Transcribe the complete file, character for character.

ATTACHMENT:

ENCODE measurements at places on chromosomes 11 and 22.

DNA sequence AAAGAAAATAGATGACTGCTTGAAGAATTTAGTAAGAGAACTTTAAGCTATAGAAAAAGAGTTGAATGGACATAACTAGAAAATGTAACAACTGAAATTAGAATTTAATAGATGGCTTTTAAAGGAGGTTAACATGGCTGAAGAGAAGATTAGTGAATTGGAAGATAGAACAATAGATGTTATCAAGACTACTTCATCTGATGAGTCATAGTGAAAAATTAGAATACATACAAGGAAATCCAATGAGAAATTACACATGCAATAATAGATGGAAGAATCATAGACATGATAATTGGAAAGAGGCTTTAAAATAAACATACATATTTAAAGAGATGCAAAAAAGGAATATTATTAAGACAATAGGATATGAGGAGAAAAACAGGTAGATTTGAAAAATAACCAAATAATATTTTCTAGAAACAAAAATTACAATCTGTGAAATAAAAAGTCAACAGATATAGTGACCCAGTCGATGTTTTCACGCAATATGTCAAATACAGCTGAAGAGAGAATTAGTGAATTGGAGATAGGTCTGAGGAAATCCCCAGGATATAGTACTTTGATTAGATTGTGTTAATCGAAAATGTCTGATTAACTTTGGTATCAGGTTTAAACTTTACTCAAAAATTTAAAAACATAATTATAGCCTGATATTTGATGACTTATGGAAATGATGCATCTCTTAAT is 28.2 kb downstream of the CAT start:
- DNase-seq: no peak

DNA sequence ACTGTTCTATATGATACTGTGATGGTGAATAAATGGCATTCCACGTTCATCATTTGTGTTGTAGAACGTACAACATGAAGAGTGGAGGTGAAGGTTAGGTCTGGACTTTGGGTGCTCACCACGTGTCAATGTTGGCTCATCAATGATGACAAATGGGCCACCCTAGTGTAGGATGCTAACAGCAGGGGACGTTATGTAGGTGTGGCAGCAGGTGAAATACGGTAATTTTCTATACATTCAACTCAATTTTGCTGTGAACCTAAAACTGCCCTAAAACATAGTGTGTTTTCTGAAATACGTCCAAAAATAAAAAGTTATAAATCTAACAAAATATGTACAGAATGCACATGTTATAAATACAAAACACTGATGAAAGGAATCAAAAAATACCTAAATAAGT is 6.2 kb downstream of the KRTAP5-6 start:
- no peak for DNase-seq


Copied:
ENCODE measurements at places on chromosomes 11 and 22.

DNA sequence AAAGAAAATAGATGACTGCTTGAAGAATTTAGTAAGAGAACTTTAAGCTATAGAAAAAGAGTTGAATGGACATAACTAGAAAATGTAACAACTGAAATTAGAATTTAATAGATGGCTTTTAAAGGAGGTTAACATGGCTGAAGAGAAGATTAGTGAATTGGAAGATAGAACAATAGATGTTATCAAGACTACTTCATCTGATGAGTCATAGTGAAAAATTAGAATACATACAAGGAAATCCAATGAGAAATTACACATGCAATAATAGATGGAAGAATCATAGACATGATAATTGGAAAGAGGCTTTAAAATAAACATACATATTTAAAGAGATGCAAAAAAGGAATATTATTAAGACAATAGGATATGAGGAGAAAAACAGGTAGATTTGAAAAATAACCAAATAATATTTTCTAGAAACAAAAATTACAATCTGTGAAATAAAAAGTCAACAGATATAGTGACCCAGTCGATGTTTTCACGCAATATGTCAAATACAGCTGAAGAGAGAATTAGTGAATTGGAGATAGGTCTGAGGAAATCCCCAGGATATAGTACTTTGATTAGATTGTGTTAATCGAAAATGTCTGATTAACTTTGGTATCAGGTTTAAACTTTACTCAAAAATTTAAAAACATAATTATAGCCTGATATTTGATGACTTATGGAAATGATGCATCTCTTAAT is 28.2 kb downstream of the CAT start:
- DNase-seq: no peak

DNA sequence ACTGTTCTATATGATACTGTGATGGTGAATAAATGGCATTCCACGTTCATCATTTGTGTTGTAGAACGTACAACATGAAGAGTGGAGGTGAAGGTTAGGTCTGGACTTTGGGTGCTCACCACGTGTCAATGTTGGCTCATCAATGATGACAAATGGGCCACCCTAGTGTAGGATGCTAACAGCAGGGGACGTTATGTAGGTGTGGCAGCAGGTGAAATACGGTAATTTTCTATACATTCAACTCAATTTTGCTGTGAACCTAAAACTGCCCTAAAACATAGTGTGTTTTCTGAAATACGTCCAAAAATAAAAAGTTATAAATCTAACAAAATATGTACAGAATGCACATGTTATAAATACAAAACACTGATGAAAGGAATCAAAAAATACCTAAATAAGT is 6.2 kb downstream of the KRTAP5-6 start:
- no peak for DNase-seq